CD:  The handling of Hyde here reminds me a bit of the cheesy alternate personality disorder plots from soap operas, TV shows, and films where the "alter" is presented as both an aspect of the protagonist's persona (usually springing from emotional repression or a traumatic event in the past) and an alter-ego holding the "core" personality hostage.  Jekyll is much more culpable, given that he takes the formula willingly, but it's still interesting that, to one degree or another, all the versions agree that he's also a victim (if only of his own hubris).

By my interpretation, all the versions seem to be very ambivalent about whether or not Hyde is all but a separate persona, or at least an entity representing the collective evils of mankind, or is an extremely unrepressed Jekyll.  It's just that the latter two versions hinted that - and I believe the Stevenson version does as well - Jekyll feels a degree of responsibility toward Hyde's well-being, which is interesting.

ZH:  Well, since Hyde really is Jekyll, it's more that he's trying to make sure his alter-ego has a place to play. Although you're right, the latter two versions' approach to Hyde make the room-renting a bit stranger; in the novella (and in the JB version), the point is made very clearly that Jekyll creates Hyde so he can get up to all sorts of mischief on the side, but in the JC, KB and SL films, Jekyll seems to be making the potion for the cause of Science alone. Perhaps the temptation to take it further is irresistible?

I agree that the changes to Jekyll make the story even more schizoid than the novella was. For your Dorian Gray, I'll raise you (or make a lateral move?) and say that I think the Jekyll and Hyde story has had a huge influence over werewolf myth in the last century or so. You can see those early silents wanting very much to head in the direction of the standard werewolf arc; Jekyll is often almost entirely blameless, and the motives behind his consumption of the Ego/Id potion are always elided over. You wonder if they weren't ever tempted to introduce another character, like Bela Lugosi from The Wolf Man (or, hell, Dr. Pretorious from Bride Of Frankenstein), to force the changes on the hero and take moral culpability out of the picture completely.

LK:  Well, there’s Carew, the classic satanic tempter. To my mind his presence is a bit of a cop out, but it's not thematically inappropriate, particularly in terms of the overriding issue of Victorian hypocrisy and the double life. That version makes the point quite nicely, with its "man of the world" with his "innocent" daughter.

ZH:  Which also leads to Hyde murdering Carew, in a scene that actually shocked the hell out of me. Not that he'd murder Carew, but it was much more brutal and creepy than I was expecting. Just the look on Hyde's face after Jekyll changes is terrific stuff.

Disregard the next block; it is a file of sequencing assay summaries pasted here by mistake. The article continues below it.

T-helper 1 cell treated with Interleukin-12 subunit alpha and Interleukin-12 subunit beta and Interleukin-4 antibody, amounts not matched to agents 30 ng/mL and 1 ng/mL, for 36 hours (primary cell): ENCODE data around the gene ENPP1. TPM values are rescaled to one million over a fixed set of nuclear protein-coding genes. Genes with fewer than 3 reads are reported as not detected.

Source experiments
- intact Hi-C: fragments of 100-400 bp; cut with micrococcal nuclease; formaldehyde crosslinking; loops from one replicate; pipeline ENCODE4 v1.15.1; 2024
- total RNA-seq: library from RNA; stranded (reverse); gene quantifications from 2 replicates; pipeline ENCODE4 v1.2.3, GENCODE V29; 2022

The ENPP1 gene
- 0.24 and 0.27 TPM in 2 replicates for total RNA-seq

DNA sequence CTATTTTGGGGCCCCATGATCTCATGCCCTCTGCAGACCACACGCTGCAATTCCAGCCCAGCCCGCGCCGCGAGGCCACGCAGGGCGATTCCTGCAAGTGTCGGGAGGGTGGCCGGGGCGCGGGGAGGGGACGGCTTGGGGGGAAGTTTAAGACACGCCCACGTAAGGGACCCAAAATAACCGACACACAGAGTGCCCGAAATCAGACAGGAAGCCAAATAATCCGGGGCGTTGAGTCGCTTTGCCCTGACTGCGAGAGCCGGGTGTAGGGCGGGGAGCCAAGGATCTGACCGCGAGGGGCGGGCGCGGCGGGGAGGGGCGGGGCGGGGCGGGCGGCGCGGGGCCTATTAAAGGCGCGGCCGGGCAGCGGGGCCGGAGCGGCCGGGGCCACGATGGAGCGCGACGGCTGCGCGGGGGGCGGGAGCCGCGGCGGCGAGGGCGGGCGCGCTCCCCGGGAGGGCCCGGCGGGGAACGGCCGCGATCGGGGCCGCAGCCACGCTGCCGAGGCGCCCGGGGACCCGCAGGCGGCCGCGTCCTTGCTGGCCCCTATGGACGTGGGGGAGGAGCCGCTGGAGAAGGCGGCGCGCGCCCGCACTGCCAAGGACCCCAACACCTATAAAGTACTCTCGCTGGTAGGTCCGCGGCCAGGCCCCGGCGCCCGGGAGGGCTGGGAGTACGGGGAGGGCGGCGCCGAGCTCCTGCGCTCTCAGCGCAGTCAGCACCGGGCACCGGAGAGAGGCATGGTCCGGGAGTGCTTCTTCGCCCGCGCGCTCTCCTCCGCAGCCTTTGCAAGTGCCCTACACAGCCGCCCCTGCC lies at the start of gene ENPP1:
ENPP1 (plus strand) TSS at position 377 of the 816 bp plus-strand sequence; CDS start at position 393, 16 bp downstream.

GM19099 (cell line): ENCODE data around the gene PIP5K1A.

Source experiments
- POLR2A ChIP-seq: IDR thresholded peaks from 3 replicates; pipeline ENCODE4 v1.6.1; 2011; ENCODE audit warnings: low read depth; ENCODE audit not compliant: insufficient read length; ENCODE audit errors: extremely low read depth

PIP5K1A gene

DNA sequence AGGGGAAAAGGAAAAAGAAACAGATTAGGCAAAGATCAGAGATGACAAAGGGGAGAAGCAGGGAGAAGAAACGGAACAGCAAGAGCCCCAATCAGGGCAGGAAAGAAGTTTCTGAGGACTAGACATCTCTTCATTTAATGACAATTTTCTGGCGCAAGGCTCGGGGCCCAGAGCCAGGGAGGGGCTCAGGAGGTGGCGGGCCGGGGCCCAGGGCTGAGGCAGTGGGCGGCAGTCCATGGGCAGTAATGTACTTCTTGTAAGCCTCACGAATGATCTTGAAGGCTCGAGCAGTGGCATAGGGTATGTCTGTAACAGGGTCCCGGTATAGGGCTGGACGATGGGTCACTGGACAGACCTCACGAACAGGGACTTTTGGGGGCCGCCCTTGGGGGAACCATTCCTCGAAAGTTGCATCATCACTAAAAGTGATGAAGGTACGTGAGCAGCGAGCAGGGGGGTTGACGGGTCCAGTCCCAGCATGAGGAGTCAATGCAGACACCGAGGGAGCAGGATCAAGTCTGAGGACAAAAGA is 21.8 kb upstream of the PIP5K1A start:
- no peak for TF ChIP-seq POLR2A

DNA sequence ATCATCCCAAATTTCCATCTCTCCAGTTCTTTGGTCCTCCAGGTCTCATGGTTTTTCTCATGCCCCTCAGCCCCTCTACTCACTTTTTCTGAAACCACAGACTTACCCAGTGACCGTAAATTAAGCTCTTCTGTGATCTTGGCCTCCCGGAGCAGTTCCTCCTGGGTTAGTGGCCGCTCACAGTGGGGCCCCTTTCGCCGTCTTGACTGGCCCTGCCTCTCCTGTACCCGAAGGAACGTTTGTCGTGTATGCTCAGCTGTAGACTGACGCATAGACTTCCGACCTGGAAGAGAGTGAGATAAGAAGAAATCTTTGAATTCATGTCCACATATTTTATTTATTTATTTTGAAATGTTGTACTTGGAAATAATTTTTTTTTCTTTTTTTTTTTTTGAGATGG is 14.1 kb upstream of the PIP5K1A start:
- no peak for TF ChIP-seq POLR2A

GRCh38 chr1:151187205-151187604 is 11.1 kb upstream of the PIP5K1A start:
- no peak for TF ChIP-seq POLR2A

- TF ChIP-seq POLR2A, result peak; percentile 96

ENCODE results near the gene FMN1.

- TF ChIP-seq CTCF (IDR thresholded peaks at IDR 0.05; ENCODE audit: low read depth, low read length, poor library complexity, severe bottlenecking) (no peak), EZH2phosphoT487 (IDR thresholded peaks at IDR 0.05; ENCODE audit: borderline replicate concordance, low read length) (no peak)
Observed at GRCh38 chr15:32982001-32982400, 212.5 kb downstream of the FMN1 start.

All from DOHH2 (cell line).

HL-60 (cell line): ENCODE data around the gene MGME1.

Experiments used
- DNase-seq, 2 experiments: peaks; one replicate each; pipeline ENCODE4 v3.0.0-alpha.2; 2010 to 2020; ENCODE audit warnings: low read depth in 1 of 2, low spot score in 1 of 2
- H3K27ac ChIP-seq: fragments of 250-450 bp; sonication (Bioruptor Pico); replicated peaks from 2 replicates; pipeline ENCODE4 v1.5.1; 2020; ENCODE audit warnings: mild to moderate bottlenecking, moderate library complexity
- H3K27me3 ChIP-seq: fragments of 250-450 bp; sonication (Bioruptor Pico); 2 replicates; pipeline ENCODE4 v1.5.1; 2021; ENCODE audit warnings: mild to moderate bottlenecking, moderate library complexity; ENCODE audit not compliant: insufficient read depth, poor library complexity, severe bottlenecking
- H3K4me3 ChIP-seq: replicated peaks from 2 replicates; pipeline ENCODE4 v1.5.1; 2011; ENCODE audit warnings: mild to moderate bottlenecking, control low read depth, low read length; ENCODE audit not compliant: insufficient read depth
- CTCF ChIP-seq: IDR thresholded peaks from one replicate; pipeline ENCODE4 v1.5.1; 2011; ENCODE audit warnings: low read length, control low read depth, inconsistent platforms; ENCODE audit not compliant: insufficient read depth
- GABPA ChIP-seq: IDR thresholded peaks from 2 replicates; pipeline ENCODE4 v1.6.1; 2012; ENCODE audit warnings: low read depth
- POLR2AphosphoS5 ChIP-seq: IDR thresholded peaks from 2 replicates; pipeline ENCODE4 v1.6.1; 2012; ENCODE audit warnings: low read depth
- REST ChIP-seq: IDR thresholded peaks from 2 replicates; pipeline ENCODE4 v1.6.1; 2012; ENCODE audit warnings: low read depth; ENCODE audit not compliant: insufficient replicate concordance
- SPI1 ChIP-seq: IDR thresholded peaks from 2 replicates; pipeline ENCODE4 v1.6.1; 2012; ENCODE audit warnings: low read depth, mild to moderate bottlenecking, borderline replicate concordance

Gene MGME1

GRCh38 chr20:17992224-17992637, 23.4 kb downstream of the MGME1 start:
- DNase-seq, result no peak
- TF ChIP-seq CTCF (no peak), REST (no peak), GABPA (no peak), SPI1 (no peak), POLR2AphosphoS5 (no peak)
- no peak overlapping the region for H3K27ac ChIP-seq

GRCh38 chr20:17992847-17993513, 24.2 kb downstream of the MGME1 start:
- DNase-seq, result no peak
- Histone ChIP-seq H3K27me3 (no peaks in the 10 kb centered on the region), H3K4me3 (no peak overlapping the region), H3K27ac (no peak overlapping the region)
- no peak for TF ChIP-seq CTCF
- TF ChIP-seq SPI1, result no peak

LK:  I have spent this afternoon writing my review of the KB version, and I have to say that, having now really thought about it, I'm a lot more impressed with it than I was before. Without wanting to pre-empt my review too much, I think there's a *lot* more going on in that film than initially meets the eye. None of it is particularly well executed, but the ideas are there, and that always counts for quite a lot with me. You may take that as a challenge if you wish!

ZH:  I just re-watched it (thank god for snow days), and I think I see where you're coming from. To the good, it's the only adaptation of the ones we watched that keeps the plot point of Hyde needing to call on Lanyon's help to get his potion. In the novella, first we hear of Lanyon dying from shock (shades of Lovecraft), and later we learn about Hyde's visit, and Lanyon being forced to watch his transformation. It's a nice moment, and done well here.

I also liked the progression of the Jekyll-Hyde transformations. It may even be better handled than in the Sheldon Lewis version; we at least get a sense of what he's trying to do, and there is a clear moral choice to stop using the drug, even if it is too late. I especially liked the almost blackly comic speed of his later transformations--he goes through all the trouble of contacting Lanyon to get his meds, only to regress the instant he sets foot on his girlfriend's doorstep. (Which is a dramatically sound indictment of his guilt, as well, since that is where Hyde committed murder earlier.)